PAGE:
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Margaret Rutherford

 

 

BLITHE SPIRIT

Cineguild, 1945.  Directed by David Lean.  Camera:  Ronald Neame.  With Margaret Rutherford, Rex Harrison, Constance Cummings, Kay Hammond, Hugh Wakefield.

Blithe Spirit was the second of three NoŽl Coward adaptations produced by Lean's new company CineguildRonald Neame, co-founder of the company alongside producer Anthony Havelock-Allan, was again the Director of Photography, and the film was another Technicolor production. Coward himself performed the witty introductory voice-over.  With its cast of distinguished comedy actors, the film did well with post-war audiences, but Coward professed himself disappointed with the result, although Lean had warned him that 'high comedy' was not really his forte.

The film is stylish. The action is set at the Condomines' comfortable upper middle-class home in Kent, and great care was taken to ensure the right look for the set.  An actor like Rex Harrison was quite at ease in the world of the play, but Lean himself reportedly found it not to his own taste. The special effects are convincing and Lean's lighting and framing give it visual interest.  The action is stagey, so all depends on the cast and they play wonderfully, even though Harrison was considered by some to look too young for the role of the middle-aged Charles.  Kay Hammond and Margaret Rutherford had created their roles on the stage; the play premiered at London's Piccadilly Theatre on 1941 and was still running when Coward invited Lean to make a film version.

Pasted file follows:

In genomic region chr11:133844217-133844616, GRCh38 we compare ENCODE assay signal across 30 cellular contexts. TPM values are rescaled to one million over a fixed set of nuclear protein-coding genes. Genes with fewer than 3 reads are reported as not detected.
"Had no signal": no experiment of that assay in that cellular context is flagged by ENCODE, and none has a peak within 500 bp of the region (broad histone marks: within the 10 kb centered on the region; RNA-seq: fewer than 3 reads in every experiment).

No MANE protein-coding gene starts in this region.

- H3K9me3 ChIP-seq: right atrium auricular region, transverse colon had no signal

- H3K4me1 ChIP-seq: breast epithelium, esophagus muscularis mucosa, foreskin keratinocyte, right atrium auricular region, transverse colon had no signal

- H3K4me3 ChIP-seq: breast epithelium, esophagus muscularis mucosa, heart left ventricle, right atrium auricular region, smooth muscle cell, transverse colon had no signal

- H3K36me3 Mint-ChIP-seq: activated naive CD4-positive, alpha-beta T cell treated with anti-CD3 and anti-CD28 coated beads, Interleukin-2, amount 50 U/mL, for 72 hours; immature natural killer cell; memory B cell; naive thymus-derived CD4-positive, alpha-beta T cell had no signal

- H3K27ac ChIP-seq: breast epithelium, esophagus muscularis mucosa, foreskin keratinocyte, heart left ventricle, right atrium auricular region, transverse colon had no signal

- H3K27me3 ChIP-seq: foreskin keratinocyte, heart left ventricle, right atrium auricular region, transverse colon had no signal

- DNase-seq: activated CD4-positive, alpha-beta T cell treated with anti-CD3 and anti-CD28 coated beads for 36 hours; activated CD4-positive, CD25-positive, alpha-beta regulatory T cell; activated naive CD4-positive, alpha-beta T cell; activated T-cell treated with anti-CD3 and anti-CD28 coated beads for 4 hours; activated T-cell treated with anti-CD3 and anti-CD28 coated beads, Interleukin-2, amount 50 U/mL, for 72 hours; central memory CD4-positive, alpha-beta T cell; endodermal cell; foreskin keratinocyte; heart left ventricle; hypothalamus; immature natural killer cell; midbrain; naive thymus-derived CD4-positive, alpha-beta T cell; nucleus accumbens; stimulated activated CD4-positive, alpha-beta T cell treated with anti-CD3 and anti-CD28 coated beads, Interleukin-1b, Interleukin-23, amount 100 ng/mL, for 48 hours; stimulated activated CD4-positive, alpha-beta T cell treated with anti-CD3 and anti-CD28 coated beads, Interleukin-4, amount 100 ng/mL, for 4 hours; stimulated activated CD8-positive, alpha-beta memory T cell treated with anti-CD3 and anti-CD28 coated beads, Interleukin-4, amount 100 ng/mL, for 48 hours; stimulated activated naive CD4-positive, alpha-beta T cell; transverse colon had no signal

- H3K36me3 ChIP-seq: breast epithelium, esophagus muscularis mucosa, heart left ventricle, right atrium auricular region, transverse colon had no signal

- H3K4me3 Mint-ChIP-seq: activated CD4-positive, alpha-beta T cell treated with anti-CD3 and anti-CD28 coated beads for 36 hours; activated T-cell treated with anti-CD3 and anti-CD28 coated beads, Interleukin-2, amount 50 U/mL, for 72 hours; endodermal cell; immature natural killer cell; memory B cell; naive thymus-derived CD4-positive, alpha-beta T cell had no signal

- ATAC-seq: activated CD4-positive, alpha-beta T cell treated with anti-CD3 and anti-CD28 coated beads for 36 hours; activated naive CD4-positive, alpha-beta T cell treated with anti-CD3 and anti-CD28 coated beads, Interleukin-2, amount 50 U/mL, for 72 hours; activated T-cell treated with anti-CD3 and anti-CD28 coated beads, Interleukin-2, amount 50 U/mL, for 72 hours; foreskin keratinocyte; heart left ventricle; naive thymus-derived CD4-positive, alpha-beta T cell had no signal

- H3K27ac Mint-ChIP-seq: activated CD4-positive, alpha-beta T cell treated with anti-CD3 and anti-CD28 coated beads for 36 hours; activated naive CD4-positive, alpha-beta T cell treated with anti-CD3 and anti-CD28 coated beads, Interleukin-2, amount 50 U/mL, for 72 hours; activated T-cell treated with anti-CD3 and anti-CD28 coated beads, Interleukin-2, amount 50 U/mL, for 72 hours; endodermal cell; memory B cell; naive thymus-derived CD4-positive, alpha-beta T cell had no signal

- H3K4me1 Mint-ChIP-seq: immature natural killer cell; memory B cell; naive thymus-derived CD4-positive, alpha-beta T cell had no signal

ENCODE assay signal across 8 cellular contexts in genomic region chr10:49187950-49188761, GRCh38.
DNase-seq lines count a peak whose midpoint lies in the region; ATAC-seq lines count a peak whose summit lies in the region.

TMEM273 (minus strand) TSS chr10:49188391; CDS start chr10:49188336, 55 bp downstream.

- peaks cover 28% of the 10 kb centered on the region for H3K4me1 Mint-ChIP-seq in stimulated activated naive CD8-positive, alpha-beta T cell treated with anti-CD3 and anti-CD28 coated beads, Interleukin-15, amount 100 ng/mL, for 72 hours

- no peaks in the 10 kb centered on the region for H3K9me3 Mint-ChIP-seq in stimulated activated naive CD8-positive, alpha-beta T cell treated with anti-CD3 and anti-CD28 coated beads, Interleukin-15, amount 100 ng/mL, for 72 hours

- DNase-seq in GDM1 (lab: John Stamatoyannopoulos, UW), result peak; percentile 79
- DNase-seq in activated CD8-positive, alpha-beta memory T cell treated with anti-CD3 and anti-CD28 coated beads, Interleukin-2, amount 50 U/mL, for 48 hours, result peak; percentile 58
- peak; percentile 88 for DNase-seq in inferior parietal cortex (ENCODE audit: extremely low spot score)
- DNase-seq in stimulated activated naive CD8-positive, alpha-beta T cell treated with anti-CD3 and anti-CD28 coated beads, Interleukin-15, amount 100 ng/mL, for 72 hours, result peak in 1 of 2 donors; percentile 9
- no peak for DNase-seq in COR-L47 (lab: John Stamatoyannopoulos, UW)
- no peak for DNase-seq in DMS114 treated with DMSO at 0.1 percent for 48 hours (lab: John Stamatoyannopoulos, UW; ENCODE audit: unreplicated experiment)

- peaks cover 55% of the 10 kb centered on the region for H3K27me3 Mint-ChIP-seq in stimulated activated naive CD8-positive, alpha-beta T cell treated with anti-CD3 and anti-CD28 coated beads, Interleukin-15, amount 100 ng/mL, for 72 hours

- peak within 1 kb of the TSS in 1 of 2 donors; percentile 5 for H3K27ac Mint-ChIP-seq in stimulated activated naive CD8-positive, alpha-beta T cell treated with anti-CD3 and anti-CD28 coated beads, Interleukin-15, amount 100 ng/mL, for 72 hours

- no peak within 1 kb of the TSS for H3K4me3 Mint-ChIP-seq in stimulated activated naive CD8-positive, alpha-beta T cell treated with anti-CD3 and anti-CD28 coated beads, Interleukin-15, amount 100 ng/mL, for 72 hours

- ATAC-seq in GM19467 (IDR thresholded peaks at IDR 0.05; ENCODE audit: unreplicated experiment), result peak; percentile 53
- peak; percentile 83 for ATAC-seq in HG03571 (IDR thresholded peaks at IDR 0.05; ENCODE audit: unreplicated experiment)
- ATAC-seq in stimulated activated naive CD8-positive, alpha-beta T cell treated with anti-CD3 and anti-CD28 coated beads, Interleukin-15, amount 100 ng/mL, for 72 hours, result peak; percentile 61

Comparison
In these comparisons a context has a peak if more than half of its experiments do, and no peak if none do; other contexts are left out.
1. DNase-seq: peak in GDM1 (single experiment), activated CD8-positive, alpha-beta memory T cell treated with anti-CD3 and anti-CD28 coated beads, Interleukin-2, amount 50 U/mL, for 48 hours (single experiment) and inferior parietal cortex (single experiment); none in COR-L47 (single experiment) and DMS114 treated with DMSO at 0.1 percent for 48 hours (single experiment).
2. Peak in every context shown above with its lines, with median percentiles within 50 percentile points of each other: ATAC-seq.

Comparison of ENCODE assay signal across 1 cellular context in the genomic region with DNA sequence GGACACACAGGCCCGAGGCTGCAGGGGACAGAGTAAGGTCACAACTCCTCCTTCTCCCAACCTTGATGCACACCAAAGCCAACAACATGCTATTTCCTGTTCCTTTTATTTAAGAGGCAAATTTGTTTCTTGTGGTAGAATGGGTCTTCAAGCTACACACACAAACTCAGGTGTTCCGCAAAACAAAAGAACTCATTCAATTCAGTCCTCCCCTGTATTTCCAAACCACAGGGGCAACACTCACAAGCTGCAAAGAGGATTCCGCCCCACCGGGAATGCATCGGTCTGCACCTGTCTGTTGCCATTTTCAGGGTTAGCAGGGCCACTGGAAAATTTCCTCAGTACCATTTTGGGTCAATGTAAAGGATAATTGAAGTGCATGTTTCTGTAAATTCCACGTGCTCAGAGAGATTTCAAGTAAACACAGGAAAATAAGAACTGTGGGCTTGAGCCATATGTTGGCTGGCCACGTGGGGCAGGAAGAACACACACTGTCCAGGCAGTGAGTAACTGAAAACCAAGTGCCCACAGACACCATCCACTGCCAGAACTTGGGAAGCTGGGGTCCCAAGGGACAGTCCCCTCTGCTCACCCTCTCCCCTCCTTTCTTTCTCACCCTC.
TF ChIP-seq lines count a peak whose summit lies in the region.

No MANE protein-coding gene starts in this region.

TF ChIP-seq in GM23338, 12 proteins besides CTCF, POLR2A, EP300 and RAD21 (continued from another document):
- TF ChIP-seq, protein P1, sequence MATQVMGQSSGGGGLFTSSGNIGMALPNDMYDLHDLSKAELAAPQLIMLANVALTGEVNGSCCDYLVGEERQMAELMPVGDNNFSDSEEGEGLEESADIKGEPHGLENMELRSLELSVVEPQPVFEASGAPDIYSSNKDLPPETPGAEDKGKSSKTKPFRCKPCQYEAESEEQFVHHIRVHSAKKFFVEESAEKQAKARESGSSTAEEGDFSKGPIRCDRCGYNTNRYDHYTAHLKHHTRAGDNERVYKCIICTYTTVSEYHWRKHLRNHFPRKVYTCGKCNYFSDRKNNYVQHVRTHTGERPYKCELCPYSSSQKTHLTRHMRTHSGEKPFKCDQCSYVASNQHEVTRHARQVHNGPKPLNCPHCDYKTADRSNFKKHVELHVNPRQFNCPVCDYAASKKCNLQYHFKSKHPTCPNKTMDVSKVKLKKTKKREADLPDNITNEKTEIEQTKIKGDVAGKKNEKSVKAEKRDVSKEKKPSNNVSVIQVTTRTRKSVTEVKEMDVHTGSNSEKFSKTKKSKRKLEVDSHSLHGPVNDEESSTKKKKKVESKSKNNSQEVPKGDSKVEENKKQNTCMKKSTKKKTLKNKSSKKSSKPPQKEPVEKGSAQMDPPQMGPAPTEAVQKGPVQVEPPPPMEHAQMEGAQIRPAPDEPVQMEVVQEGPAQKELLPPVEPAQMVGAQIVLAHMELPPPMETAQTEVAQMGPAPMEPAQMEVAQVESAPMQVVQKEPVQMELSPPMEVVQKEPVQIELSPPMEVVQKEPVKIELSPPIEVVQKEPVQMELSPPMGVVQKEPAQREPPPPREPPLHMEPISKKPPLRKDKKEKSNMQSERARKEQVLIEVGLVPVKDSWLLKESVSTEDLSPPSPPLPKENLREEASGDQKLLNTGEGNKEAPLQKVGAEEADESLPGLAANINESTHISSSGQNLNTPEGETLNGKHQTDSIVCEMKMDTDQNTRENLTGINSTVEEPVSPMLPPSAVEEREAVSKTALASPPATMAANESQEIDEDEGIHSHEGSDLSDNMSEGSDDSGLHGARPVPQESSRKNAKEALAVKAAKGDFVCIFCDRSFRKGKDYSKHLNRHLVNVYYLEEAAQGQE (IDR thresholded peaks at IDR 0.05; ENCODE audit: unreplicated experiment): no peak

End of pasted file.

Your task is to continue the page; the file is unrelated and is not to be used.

Hammond, in her floaty green chiffon gown, green hair and pale make-up, is a sexy and mischievous Elvira, employing her throaty, theatrical drawl to good comic effect.  The American actress Constance Cummings' Ruth, by contrast, is brisk and sensible.  Margaret Rutherford's performance of Madame Arcati has passed into theatre legend and she recreates the role of the eccentric and rather incompetent medium effectively for film.  Her joy at the realisation that she has actually managed to summon up a spirit is beautifully judged.

British Film Institute

Additional photo courtesy of Diana